Rhian E. Jones writes on the commemoration of the mining disaster in 1913 which took 439 lives.
The Universal Colliery in Senghenydd, closed since 1928, remains the site of the worst mining disaster in British history. In 1913, on the morning of Tuesday 14 October, 439 of its workers died by explosion, fire, and poisonous gas. This month, Senghenydd’s existing memorials will be joined by another, close to the colliery, which will commemorate 150 other Welsh mining disasters. The centenary will be further marked by a week of memorial services, archive film, music, dance and poetry.
1913 was Universal Colliery’s second tragedy; just over a decade earlier in 1901, a previous explosion had killed 81 miners, leaving a single survivor. Mass death, its memory and anticipation, has always been part of the fabric of the Welsh coalfield. The prospect of death in the course of one’s occupational duty is a seam that runs from what Gwyn A. Williams termed the coalfield’s ‘frontier years’, through its subsequent development as a forcing-house of the Industrial Revolution, to the 4 lives lost at Gleision Colliery in 2011.
While this particular kind of catastrophe is the stuff of ballad and dirge all over the world, its specific association with Wales still seems to define the country’s inhabitants, even with the industry now in terminal decline. Some years ago an otherwise unmemorable folk singer, who knew me only by my regional origin, attempted to engage my interest by introducing a song, immaculate earnestness etched on his face, with the words: ‘You’ll like this one – it’s about a mining disaster.’
Such stunning ill-judgement aside, the coalmine does still bear an undeniable symbolic weight, but an uncomfortable tension exists between mourning the loss of mining as a way of life and recognising how grim and unromantic its reality could be. Events like Senghenydd are a stark reminder that mining is a gruelling, incredibly dangerous practice which takes a material and emotional toll on individuals and communities. My political resentment of the Thatcherite destruction of industry in south Wales is invariably allied with relief at not being personally subject to industrial life’s harsh routine and realities.
The depth of reaction to mining disasters is informed, at least in part, by a collective memory of the lack of regard in which the lives of miners have always been held by the industry on which they depended. Senghenydd was typical in its reliance on the mine as the community’s primary employer, and it was estimated that almost every family in the town suffered bereavement in the 1913 explosion. A subsequent enquiry into the event found numerous culpabilities on the part of the colliery’s owners and managers, but the fines and compensation required of them totalled only twenty-four pounds – in contemporary terms, around a sixpence for each life lost.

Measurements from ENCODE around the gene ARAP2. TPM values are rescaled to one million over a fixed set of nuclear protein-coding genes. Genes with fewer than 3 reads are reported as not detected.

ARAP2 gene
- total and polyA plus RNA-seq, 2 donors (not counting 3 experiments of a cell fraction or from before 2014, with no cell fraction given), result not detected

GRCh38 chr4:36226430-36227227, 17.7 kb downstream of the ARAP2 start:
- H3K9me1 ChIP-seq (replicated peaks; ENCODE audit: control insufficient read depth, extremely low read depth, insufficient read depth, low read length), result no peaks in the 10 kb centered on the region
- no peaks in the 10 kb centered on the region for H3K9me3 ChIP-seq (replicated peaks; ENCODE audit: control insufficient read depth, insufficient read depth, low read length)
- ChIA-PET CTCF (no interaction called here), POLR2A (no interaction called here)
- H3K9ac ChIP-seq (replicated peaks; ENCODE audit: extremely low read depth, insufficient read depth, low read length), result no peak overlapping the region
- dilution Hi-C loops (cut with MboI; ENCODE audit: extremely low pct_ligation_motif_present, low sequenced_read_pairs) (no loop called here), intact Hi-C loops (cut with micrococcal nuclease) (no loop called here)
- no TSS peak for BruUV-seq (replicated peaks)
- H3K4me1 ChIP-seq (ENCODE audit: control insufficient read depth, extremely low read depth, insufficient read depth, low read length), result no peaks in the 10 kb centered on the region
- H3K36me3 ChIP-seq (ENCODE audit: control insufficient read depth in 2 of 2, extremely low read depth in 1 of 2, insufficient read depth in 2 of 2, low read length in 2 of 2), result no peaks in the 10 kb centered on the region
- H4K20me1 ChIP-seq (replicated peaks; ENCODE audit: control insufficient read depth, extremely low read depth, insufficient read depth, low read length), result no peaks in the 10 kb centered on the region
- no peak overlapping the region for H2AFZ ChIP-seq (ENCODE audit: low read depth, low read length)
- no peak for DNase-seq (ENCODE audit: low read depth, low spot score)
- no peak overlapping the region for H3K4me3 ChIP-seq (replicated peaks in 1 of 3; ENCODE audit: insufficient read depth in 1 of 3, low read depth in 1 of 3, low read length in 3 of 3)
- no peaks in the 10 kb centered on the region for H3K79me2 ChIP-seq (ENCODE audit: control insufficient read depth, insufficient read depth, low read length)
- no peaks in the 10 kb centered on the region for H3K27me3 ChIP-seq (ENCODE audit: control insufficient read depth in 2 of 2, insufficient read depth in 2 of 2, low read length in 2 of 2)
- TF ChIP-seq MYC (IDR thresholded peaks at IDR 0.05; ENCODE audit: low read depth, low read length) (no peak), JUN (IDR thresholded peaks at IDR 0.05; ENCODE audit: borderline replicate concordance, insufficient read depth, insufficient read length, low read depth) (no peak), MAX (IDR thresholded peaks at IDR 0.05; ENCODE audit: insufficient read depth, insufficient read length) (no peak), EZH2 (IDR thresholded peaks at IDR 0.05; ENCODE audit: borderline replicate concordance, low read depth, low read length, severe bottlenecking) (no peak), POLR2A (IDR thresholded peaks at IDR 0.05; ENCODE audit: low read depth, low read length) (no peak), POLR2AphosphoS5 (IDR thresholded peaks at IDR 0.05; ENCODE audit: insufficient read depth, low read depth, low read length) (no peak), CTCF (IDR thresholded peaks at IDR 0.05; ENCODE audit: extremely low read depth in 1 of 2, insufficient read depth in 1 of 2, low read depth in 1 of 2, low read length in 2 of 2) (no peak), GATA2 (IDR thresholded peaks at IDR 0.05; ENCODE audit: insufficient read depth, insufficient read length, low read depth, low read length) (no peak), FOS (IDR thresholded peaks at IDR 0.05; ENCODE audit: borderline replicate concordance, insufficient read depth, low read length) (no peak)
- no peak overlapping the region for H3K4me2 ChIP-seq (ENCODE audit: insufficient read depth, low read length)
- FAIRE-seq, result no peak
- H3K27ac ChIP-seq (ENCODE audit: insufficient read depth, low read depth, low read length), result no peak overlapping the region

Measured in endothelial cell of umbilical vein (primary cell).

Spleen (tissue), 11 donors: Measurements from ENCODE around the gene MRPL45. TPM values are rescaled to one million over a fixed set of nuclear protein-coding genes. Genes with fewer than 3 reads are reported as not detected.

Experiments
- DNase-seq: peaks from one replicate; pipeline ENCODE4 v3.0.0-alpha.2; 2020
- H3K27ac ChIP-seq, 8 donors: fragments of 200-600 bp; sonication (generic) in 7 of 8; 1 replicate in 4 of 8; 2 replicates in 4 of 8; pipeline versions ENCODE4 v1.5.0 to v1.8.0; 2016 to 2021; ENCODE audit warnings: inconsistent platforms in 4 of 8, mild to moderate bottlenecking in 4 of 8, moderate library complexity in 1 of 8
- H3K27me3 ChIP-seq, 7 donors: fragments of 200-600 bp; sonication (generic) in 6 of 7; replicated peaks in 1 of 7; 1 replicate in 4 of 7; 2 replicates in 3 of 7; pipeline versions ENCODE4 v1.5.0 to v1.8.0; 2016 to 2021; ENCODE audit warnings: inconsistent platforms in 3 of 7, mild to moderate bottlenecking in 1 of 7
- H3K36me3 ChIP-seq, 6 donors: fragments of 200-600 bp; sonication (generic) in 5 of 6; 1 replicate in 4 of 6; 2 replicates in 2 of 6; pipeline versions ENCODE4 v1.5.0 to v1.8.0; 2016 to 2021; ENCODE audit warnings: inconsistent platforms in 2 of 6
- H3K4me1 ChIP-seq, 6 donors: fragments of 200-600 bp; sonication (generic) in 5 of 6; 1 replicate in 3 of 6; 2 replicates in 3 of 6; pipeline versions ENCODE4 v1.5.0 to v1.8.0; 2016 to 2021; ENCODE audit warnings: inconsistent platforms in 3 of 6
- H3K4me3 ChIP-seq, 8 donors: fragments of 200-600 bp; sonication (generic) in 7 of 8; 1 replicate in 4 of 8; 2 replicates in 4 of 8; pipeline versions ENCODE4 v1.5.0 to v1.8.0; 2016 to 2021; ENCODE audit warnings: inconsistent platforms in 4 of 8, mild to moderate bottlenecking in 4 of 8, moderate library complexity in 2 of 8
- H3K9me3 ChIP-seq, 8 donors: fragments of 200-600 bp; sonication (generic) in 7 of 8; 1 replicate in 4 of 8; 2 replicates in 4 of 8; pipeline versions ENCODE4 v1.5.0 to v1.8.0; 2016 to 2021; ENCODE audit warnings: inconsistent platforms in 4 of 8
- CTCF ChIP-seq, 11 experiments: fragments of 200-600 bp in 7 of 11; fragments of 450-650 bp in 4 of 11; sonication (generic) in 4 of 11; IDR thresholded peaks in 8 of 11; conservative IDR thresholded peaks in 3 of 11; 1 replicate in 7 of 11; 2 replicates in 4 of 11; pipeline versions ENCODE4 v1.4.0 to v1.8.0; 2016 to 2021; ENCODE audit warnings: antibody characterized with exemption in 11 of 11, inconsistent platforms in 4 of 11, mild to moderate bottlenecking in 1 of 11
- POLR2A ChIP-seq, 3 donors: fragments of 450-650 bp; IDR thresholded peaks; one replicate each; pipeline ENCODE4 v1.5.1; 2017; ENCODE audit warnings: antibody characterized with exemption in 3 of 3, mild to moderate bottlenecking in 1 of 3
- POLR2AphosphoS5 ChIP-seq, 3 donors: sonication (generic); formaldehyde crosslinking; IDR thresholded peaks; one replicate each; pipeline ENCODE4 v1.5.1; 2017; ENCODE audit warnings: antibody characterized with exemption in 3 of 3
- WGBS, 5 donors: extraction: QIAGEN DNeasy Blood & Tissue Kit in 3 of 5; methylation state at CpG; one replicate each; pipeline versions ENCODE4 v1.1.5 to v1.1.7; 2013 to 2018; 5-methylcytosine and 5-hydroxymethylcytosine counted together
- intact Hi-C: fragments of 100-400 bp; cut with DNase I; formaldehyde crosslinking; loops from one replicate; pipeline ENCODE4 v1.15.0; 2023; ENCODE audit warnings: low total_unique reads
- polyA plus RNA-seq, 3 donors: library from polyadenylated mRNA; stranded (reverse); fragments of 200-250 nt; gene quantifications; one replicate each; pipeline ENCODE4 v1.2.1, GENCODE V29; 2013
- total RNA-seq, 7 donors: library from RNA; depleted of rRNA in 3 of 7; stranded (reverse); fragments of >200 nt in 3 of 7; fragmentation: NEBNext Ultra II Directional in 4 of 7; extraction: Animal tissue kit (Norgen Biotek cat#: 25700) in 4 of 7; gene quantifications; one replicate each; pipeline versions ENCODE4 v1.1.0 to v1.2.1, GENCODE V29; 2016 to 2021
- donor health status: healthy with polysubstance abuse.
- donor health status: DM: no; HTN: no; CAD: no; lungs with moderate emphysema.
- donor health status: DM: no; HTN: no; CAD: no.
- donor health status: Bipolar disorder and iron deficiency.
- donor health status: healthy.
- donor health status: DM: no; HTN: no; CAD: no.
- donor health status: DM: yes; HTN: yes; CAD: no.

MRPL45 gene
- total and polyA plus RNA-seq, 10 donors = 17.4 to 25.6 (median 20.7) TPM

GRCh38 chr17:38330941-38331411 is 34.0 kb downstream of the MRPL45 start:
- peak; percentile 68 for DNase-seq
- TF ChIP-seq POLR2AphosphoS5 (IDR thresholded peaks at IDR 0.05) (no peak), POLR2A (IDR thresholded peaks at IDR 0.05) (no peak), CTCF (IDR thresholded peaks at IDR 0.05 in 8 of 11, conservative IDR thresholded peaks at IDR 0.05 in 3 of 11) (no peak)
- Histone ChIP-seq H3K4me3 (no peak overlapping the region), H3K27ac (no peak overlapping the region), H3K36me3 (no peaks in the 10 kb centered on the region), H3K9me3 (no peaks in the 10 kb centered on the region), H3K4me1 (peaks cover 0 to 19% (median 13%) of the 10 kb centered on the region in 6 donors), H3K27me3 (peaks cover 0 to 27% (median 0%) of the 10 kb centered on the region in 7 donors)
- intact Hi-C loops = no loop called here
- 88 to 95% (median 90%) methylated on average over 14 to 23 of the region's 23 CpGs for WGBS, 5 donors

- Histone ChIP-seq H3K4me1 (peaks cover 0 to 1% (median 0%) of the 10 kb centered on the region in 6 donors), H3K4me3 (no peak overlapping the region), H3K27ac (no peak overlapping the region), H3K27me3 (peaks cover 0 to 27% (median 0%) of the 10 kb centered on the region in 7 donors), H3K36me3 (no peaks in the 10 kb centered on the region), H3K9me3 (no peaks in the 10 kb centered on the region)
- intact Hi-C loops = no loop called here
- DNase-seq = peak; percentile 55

To mark the centenary of Senghenydd, the bells at Caerphilly's St Martin's Church will be rung in a pattern normally reserved for Remembrance Sunday. In the run-up to the first world war the privately-owned and run Universal Colliery profited, like so many others, from the rocketing demand for Welsh coal for the Royal Navy’s battleships. If there are parallels to be drawn between Senghenydd’s centenary and next year’s WWI commemorations, perhaps it lies in these intersecting exploitations, in the sacrifices one class has historically been asked, required, or forced to make for the gain of another.
Industrial coalmining was brought into being by the imperatives of industrial capitalism, and the communities that grew up in its shadow did so almost in spite of the demands and degradations of their circumstances. Lives were lived on the verge of disaster, but mining communities salvaged the best from it: forming mutual aid societies; unionising in the pursuit of safety and security; and encouraging self-education and democratic access to culture through libraries and workmen’s halls. My own mining town produced the blueprint for what was forged into the National Health Service by Bevan – himself a former miner. From the vantage point of today, both things – the NHS and the ascent of a mining-town boy to Secretary of State – seem achievements barely short of miraculous.
From the vantage-point of today, too, industrial and political organisation by workers is increasingly needed as the profit motive again takes rapacious precedence, as training, expertise and skill in a worker are seen as less desirable than deferent, powerless compliance. Injury and death at work due to official mismanagement, negligence and cost-cutting remains a familiar story both in Wales and beyond. As we commemorate Senghenydd, we might also look askance at Newport Council's acquiescence to the demolition of the town's Chartist mural, which memorialised this country’s last great militant workers’ movement for improved conditions. In that campaign and others like it, south Wales played a vital part. The history of Welsh working-class struggle and resistance deserves remembrance alongside the hardship and loss which it often attempted to remedy.